Wheeler Brief, supplemental
IN THE UNITED STATES COURT OF APPEALS
FOR THE FOURTH CIRCUIT
STEPHANIE H. WHEELER,
NEWPORT NEWS SHIPBUILDING & DRY DOCK CO. AND
DIRECTOR, OFFICE OF WORKERS' COMPENSATION
PROGRAMS, UNITED STATES DEPARTMENT OF LABOR,
On Petition for Review of an Order of the Benefits
Review Board, United States Department of Labor
SUPPLEMENTAL BRIEF FOR THE FEDERAL RESPONDENT
M. PATRICIA SMITH
Solicitor of Labor
RAE ELLEN JAMES
Counsel for Longshore
PATRICIA M. NECE
Counsel for Appellate Litigation
MATTHEW W. BOYLE
U. S. Department of Labor
Office of the Solicitor
Suite N2117, 200 Constitution Ave. NW
Washington, D.C. 20210
Attorneys for the Director, Office of
Workers' Compensation Programs
The legislative history of section 22 does not reveal whether the term "compensation" includes medical benefits, but does support the Director's position that the provision should be interpreted broadly
Auer v. Robbins, 519 U.S. 452 (1997)
Ball v. Memphis Bar-B-Q Co., 228 F.3d 360 (4th Cir. 2000)
Banks v. Chicago Grain Trimmers Ass'n, 390 U.S. 459 (1968)
Betty B. Coal Co. v. Director, OWCP, 194 F.3d 491 (4th Cir. 1999)
Bowen v. Georgetown Univ. Hosp., 488 U.S. 204 (1988)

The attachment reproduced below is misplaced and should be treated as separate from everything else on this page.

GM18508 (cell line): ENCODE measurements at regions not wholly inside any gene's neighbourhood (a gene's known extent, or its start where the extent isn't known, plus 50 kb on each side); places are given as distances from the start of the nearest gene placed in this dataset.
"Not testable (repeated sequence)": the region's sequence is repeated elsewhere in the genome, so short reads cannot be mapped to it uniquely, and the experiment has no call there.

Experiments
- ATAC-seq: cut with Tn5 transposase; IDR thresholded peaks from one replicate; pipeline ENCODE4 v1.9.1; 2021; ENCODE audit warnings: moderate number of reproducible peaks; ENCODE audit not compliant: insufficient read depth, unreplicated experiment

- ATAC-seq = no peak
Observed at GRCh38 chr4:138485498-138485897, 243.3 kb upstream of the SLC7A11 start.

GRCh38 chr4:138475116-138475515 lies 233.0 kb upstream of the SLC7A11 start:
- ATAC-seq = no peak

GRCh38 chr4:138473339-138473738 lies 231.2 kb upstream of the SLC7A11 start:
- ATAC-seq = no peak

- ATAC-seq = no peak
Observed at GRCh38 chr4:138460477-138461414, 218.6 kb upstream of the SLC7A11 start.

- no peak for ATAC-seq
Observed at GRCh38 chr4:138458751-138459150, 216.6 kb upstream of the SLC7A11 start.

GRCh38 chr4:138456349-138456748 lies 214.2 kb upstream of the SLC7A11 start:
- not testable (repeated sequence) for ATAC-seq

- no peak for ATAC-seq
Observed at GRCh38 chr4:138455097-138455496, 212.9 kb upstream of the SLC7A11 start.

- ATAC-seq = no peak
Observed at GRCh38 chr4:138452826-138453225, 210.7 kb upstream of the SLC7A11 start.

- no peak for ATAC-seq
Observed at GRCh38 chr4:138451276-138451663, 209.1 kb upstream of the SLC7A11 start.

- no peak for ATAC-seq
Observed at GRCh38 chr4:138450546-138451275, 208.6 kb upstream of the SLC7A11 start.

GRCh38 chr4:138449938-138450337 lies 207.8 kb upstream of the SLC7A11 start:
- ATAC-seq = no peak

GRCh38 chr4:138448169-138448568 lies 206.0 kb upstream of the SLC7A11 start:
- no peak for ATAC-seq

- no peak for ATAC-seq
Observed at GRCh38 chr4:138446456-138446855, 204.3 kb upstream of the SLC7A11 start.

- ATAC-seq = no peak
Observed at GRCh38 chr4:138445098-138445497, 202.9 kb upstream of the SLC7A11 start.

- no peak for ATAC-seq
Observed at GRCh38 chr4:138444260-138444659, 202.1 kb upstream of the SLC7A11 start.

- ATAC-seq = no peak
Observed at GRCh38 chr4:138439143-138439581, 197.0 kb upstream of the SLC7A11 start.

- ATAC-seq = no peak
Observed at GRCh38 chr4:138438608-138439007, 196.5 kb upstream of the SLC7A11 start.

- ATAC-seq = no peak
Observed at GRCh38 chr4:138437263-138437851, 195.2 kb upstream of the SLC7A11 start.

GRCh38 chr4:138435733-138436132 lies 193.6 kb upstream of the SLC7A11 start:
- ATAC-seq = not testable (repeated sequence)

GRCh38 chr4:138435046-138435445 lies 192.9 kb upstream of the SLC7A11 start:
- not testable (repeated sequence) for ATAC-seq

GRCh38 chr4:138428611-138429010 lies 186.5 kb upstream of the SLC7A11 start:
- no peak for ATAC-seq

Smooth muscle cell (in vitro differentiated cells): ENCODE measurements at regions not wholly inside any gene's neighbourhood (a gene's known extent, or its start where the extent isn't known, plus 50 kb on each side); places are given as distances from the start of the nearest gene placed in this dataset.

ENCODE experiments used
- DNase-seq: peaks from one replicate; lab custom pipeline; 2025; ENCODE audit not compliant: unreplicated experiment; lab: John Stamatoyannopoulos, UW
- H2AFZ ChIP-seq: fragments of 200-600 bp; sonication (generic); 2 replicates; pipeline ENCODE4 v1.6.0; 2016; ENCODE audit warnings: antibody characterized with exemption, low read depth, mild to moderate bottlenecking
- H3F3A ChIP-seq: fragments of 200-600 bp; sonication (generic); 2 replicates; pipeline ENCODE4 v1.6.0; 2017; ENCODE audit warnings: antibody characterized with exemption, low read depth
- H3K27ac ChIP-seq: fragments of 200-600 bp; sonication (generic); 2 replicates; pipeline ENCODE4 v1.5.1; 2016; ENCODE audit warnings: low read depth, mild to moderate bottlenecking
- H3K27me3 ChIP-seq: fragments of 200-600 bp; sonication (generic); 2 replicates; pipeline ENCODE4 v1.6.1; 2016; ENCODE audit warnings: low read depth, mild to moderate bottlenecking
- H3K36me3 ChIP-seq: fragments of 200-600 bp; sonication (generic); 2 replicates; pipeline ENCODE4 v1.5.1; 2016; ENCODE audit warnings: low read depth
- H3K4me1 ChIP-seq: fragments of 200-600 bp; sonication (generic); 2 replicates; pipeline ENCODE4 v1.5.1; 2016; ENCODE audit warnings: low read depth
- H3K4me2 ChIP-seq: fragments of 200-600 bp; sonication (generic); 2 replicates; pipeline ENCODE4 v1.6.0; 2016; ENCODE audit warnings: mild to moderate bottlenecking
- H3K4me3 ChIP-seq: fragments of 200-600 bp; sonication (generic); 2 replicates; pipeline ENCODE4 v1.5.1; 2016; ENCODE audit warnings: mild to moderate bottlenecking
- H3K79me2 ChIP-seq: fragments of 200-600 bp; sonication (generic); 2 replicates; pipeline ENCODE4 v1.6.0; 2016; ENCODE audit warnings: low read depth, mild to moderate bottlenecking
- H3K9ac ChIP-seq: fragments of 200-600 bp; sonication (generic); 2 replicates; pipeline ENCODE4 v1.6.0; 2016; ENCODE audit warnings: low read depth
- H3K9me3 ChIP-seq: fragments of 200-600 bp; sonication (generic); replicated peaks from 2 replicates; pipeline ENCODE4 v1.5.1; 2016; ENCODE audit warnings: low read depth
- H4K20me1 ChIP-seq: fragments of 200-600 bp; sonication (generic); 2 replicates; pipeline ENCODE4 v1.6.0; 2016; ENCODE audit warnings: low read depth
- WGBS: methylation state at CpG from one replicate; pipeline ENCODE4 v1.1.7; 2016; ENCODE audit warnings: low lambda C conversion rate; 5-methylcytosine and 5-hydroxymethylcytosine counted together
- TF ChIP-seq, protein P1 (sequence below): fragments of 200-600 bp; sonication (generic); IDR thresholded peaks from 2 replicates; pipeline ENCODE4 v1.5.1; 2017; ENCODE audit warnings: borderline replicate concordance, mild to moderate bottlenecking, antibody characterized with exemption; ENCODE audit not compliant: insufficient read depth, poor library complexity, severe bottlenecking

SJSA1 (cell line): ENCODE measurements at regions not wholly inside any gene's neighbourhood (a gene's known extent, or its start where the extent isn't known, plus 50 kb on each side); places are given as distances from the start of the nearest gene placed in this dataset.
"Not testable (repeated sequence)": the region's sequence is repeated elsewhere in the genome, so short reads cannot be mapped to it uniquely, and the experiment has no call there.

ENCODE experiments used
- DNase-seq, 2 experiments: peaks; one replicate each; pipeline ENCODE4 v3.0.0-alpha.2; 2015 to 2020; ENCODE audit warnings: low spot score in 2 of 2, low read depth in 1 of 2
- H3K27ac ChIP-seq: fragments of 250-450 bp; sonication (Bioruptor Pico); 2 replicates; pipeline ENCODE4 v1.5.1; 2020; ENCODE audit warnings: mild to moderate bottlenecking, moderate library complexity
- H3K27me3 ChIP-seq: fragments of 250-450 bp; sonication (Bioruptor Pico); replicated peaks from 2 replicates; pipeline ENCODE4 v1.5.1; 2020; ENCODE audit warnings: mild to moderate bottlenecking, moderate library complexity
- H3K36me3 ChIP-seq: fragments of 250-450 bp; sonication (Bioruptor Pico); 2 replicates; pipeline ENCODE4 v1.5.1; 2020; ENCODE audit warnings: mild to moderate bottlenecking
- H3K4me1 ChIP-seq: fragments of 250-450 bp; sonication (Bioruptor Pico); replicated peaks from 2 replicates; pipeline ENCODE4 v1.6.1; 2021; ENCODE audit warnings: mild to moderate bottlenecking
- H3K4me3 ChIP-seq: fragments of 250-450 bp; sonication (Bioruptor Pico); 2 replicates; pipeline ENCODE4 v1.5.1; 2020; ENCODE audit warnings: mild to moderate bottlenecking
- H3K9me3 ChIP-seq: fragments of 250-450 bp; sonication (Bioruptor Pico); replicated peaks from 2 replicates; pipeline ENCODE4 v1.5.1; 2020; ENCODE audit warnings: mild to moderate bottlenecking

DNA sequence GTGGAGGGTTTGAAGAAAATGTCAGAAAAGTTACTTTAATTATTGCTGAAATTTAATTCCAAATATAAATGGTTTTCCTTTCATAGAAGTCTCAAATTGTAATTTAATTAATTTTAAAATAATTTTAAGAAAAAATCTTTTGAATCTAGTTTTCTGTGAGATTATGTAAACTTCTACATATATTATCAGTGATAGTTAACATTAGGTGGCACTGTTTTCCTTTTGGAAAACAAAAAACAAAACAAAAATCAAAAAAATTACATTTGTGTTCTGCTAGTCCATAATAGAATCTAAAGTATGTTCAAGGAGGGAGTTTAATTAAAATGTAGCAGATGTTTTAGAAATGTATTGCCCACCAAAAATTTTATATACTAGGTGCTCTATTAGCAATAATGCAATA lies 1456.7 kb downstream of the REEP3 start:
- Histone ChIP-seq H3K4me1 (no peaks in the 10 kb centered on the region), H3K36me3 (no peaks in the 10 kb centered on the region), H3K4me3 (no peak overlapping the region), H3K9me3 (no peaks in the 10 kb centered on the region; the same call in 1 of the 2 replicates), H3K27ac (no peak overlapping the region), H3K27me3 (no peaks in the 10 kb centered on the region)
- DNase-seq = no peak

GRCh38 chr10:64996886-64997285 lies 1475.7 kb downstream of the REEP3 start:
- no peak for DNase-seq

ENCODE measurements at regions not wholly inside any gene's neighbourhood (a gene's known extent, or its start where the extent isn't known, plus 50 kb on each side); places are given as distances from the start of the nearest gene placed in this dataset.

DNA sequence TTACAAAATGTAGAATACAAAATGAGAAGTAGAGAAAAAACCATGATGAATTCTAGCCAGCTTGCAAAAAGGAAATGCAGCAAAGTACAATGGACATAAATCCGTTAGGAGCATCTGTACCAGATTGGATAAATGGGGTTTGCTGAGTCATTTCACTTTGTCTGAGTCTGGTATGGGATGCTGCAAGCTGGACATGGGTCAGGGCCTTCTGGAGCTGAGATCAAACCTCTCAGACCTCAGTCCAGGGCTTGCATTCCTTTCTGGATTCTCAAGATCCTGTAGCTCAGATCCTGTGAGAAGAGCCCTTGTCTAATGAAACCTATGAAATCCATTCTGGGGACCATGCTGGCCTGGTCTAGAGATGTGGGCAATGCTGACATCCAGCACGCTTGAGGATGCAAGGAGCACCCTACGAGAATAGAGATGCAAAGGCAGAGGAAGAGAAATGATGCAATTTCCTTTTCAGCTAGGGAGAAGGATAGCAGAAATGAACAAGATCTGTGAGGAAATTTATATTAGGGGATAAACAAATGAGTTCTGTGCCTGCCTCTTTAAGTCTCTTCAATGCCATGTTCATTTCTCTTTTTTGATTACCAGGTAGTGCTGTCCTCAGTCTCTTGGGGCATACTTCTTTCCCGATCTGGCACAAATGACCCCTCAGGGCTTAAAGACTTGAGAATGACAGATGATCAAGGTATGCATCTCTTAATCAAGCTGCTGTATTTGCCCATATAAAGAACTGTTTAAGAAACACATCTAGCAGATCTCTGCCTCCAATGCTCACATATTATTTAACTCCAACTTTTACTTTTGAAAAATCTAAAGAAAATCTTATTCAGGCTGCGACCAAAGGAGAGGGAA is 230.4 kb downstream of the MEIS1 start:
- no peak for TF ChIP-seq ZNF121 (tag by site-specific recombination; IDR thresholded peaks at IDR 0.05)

Brown & Root, Inc. v. Sain, 162 F.3d 813 (4th Cir. 1998)
Chevron U.S.A., Inc. v. Natural Resources Defense Council, 467 U.S. 837 (1984)
Lazarus v. Chevron U.S.A., Inc., 958 F.2d 1297 (5th Cir. 1992)
Metro. Stevedore Co. v. Rambo (Rambo II), 521 U.S. 121 (1997)
Metro. Stevedore Co. v. Rambo (Rambo I), 515 U.S. 291 (1995)
New Times Sec. Serv., Inc. v. Jacobs, et al., 371 F.3d 68 (2d Cir. 2004)
Newport News Shipbuilding Co. v. Director, OWCP, 315 F.3d 286 (4th Cir. 2002)
Newport News Shipbuilding Co. v. Riley, 262 F.3d 227 (4th Cir. 2001)
O'Keefe v. Aerojet-General Shipyards, Inc., 404 U.S. 254 (1972)
Pool Co. v. Cooper, 274 F.3d 173
Research Triangle Park Pub. Transp. Auth. v. United States, 83 Fed. Appx. 505 (4th Cir. 2003)
See v. Washington Metro. Area Transit Auth., 36 F.3d 375 (4th Cir. 1994)
Sidwell v. Express Container Serv., Inc., 71 F.3d 1134 (4th Cir. 1995)
Skidmore v. Swift & Co., 323 U.S. 134 (1944)
United States v. Mead, 533 U.S. 218 (2001)
Longshore and Harbor Workers' Compensation Act
33 U.S.C. § 902(12)
33 U.S.C. § 922
33 U.S.C. § 918(a)
Pub. L. 98-426, §§ 16, 27(a)(2), 98 Stat. 1650, 1654 (Sept. 28, 1984)
48 Stat. 807, ch. 354, § 5 (May 26, 1934)
52 Stat. 1167, ch. 685, § 10 (June 25, 1938)
Brief of the Director, OWCP in Brown & Root, Inc. v. Sain, 162 F.3d 813 (4th Cir. 1998) 1998 WL 34098064
Brief of the Director, OWCP, as Amicus Curiae, in Lazarus v. Chevron U.S.A., Inc., 958 F.2d 1297 (5th Cir. 1992) 1991 WL 11247894
Brief of the Director, OWCP in Metro. Stevedore Co. v. Rambo (Rambo II), 521 U.S. 121 (1997) 1997 WL 10363
H.R. Rep. No. 1244, 73d Cong., 2d Sess. (1934)
H.R. Rep. No. 1945, 75th Cong., 3d Sess. (1938)